Pulmonary supravalvular stenosis is a condition where narrowing occurs above the valve between the heart and the vessel carrying blood to the lungs, in the lung artery itself.
When the heart squeezes, the right ventricle (the lower right chamber) contracts and pushes blood out into the pulmonary artery (the artery that takes blood to the lungs). The pulmonary, or pulmonic, valve sits on the way out of the heart between the right ventricle and the main pulmonary artery to prevent blood from leaking back into the heart between beats. A normal pulmonary valve is made up of three thin leaflets.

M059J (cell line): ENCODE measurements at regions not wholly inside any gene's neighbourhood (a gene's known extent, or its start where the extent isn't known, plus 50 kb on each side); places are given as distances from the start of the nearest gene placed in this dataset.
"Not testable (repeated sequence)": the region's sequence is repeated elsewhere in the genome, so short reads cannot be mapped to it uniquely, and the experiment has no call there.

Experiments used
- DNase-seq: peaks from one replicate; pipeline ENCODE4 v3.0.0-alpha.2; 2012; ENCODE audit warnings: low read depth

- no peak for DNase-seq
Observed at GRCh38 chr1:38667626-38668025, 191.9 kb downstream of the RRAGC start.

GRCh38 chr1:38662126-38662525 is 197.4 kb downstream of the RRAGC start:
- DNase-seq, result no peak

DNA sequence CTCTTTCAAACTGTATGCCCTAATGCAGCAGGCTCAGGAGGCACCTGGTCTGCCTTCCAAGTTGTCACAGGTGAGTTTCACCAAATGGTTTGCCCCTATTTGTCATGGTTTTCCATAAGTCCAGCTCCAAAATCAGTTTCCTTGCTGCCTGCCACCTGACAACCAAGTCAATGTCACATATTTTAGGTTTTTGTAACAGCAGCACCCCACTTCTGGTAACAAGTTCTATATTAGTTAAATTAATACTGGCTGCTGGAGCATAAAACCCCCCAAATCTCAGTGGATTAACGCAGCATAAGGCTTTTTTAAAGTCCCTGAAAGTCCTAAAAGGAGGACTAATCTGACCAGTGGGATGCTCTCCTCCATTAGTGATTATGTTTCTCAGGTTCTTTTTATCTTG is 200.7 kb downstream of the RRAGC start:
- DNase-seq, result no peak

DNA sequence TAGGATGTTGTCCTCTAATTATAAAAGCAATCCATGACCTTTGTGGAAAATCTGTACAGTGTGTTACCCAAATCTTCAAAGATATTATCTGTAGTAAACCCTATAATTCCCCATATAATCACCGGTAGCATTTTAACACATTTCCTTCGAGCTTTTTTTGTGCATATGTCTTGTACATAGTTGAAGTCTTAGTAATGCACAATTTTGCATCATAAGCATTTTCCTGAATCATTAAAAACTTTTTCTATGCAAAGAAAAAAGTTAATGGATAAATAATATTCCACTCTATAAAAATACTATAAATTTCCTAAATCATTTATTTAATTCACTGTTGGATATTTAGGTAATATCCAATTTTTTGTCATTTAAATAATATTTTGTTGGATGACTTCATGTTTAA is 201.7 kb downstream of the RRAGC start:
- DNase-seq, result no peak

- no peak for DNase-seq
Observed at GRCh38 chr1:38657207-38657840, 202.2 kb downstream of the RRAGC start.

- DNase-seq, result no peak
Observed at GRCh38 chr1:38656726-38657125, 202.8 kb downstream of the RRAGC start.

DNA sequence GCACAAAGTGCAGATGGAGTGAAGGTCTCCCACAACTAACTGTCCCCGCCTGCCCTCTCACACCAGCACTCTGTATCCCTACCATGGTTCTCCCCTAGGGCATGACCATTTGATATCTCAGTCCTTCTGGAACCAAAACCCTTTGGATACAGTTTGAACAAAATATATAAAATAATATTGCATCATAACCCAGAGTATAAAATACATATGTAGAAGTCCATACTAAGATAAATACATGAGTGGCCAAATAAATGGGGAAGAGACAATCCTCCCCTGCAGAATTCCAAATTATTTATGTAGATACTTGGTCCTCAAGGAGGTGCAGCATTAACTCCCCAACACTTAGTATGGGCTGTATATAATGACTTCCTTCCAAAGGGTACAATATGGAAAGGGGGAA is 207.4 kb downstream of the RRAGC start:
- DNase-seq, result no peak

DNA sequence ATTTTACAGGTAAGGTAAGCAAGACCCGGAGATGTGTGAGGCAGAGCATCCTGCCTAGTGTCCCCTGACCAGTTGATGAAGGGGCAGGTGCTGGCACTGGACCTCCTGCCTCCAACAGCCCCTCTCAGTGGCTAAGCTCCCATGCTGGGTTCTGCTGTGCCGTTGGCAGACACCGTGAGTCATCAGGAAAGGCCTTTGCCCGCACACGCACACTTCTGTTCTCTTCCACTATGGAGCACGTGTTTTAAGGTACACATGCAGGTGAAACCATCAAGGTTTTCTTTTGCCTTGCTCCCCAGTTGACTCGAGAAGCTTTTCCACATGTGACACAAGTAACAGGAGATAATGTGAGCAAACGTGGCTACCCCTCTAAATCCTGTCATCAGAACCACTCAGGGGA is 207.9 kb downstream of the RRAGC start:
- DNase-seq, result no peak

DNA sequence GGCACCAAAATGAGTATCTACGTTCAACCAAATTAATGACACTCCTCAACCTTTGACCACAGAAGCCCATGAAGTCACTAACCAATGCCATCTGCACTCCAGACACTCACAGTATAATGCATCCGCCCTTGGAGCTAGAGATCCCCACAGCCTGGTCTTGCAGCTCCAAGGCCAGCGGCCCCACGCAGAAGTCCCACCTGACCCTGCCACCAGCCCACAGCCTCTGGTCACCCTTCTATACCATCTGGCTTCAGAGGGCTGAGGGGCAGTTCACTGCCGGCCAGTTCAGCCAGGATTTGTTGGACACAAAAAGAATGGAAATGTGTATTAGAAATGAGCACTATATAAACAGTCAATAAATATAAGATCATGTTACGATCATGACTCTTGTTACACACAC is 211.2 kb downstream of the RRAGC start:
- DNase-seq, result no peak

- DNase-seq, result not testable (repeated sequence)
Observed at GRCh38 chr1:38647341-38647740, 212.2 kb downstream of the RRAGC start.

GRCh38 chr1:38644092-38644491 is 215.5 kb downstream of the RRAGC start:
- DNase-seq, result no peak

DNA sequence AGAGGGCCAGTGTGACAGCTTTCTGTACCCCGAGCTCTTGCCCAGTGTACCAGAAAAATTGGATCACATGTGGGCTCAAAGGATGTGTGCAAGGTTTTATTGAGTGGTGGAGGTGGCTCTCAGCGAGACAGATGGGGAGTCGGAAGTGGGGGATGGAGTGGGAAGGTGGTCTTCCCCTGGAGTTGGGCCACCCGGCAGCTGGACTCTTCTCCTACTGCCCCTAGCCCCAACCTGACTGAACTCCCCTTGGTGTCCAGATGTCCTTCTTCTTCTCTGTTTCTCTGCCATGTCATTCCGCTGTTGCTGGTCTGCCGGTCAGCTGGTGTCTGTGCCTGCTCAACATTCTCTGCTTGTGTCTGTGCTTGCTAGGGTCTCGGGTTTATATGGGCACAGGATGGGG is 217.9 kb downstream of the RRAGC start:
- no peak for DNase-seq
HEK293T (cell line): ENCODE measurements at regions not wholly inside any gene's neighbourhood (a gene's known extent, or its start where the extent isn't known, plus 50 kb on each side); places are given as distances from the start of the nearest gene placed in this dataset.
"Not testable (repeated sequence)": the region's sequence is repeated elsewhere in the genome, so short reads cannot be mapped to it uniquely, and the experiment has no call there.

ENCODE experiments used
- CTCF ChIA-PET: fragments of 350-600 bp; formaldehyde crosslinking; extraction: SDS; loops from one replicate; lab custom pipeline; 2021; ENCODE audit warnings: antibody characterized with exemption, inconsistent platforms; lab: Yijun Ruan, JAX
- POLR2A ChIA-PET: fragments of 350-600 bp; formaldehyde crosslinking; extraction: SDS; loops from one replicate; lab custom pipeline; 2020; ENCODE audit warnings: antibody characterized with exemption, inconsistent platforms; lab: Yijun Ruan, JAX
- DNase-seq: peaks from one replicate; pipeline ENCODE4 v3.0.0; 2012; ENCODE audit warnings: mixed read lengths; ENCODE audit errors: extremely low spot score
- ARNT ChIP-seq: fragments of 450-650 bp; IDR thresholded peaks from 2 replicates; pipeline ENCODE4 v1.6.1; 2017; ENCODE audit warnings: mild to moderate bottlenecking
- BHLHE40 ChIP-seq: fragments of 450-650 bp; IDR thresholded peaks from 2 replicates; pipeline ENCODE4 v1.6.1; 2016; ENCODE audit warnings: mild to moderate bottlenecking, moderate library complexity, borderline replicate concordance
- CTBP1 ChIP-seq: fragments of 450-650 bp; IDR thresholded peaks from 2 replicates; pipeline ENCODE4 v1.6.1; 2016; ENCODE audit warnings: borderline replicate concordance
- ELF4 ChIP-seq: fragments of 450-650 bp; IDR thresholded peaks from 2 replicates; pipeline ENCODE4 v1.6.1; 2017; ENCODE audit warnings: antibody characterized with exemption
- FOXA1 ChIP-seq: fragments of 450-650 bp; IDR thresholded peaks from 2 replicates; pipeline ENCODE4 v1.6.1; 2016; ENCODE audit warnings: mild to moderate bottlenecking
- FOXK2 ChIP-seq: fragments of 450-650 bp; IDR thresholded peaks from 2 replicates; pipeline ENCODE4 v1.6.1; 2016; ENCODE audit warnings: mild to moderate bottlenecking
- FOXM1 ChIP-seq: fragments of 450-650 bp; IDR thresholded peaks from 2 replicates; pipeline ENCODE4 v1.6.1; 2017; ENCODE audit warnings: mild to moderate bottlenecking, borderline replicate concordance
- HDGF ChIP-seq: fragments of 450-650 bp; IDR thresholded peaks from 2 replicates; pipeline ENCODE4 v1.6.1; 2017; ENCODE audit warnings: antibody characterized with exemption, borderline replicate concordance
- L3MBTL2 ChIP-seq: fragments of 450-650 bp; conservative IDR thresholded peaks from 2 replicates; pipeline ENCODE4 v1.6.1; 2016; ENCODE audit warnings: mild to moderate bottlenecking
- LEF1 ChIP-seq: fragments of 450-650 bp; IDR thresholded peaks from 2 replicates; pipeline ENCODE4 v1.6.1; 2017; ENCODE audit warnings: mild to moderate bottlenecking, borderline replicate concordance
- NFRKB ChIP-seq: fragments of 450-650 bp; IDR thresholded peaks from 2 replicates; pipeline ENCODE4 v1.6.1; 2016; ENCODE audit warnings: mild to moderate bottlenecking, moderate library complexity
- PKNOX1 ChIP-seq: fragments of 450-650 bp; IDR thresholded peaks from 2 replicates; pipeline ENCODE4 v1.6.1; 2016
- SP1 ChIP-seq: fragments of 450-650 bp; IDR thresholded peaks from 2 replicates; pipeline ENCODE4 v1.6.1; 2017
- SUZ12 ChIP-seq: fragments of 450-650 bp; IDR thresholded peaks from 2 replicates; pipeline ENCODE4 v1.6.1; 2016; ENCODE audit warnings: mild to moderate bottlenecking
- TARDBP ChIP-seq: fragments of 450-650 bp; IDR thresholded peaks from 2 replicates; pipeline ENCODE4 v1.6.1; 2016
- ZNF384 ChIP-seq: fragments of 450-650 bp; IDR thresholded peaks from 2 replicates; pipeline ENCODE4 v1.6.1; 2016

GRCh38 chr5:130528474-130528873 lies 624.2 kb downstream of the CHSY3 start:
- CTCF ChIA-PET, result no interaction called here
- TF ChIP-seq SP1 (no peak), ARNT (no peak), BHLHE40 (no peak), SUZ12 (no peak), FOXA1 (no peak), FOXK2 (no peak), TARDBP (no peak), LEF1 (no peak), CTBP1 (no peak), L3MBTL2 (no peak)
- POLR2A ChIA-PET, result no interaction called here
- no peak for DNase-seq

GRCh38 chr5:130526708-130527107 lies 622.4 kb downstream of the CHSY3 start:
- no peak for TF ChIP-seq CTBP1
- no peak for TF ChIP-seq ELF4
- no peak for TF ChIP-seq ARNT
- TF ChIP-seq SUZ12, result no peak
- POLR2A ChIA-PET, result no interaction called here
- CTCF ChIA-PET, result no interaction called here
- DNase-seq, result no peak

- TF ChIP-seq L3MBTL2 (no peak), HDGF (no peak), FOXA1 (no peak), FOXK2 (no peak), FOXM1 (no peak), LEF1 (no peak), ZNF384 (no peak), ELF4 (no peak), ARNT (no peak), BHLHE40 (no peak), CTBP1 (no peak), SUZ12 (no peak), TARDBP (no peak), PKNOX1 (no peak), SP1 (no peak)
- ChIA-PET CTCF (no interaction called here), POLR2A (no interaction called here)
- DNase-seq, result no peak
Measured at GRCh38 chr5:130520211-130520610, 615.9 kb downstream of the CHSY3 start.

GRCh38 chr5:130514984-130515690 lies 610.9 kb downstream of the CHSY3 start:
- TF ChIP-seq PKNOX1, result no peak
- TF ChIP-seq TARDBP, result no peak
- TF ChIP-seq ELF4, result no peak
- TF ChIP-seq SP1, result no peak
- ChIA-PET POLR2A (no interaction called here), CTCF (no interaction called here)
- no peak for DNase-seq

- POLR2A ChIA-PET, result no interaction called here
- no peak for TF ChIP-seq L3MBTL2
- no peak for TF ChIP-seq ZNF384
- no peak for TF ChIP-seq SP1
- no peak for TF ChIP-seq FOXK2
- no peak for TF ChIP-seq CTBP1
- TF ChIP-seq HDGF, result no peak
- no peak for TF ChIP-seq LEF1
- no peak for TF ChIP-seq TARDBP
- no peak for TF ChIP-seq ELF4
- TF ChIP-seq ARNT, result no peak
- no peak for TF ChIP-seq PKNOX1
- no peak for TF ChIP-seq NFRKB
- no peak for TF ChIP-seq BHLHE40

In pulmonary supravalvular stenosis, the leaflets are fused or are too thick, or there are fewer than three. As a result, the pulmonary valve is too narrow, and the heart has to work harder to pump enough blood to the body. Treatment usually involves surgical operations.